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16th-Century Songs Presented in a 21st-Century Format

For nearly three years, Professor of Music Richard Freedman has been developing a website that would allow users to view and play Renaissance-era songs in their original format. Now, the site has finally gone live.

“Les Chansonniers de Nicolas Du Chemin,” a digital forum focused on 16 sets of music books published between 1549 and 1568 by Parisian printer Du Chemin, is the result of a collaboration between Freedman and France’s Centre d’Etudes Superieures de la Renaissance (Center for Higher Renaissance Studies, CESR). The project is funded by a “Digital Humanities” grant awarded to Freedman by the National Endowment for the Humanities.

In addition to reading and playing the songs, visitors to the site can search a database and image archive, read commentaries and modern transcriptions, and reconstruct pieces with missing voice parts. A companion blog will also encourage conversation and scholarship on the music books, which provide a glimpse of changing tastes and show the impact of printing on musical culture of the time.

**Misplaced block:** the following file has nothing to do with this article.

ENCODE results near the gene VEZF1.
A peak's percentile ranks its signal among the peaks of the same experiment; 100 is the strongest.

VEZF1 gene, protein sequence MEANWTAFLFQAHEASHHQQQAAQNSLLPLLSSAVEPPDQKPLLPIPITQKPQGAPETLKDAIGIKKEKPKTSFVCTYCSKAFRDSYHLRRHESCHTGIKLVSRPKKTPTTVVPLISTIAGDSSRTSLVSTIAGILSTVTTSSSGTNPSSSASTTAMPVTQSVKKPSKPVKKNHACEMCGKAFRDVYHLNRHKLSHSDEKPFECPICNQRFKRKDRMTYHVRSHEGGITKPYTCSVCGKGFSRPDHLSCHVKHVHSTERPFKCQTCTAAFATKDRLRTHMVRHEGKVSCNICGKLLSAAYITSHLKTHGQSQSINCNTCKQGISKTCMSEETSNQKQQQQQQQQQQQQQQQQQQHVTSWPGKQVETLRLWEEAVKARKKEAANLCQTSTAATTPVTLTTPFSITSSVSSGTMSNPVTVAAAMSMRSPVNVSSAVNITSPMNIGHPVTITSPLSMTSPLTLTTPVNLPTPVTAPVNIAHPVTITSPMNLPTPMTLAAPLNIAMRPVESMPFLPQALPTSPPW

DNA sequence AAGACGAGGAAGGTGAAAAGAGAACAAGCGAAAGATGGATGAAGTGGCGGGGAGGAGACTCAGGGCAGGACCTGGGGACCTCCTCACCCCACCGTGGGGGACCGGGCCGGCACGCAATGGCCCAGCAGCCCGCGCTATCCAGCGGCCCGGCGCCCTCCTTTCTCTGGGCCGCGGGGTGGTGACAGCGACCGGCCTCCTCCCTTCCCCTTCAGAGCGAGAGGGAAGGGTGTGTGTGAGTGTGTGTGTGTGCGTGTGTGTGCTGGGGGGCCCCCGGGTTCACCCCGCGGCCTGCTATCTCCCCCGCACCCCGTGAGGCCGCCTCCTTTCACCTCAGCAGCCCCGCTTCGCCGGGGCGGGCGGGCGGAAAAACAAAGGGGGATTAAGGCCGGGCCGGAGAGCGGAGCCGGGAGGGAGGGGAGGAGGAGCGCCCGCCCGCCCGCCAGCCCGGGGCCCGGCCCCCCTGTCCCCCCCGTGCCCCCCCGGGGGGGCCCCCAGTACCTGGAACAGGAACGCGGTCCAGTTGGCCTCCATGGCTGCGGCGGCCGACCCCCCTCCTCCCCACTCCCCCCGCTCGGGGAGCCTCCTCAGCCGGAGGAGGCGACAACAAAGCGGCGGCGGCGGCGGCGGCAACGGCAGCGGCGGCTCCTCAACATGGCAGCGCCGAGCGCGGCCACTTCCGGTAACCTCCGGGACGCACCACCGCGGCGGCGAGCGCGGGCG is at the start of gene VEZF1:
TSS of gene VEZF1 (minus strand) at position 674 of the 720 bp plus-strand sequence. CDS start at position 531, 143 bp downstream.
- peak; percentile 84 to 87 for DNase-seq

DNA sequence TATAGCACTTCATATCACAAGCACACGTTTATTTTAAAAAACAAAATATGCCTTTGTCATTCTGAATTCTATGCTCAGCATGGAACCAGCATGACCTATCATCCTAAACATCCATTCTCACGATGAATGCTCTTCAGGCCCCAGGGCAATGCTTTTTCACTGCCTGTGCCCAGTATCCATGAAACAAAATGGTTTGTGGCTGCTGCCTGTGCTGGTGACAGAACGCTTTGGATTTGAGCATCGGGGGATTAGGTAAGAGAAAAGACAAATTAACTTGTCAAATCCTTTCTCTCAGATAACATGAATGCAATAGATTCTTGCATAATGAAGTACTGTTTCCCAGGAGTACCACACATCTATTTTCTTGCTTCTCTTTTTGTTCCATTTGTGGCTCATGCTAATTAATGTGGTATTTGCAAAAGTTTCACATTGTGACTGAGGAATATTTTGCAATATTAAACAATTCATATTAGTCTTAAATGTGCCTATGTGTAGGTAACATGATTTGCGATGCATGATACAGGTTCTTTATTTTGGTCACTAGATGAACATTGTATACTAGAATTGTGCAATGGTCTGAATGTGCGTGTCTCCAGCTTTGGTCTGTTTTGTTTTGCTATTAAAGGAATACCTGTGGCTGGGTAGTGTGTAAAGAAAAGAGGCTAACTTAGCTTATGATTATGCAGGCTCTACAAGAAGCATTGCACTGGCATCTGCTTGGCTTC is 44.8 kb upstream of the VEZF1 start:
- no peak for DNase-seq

Freedman recently spent a month at the CESR as a visiting professor. In late May, he presented the site to 40 scholars from across Europe, Israel and Australia during a week-long “Seminaire musicologique” that brought together papers and reports on many CESR digital projects. “Folks were quite enthusiastic about the tools we’ve developed for the Du Chemin project,” he says. “One of the recurring themes through the week was the challenge of finding ways to collaborate in humanistic work like this, especially across wide geographical divides.”

The path that leads to the Gardner Integrated Athletic Center and Whitehead Campus Center. The GIAC opened in 2006.

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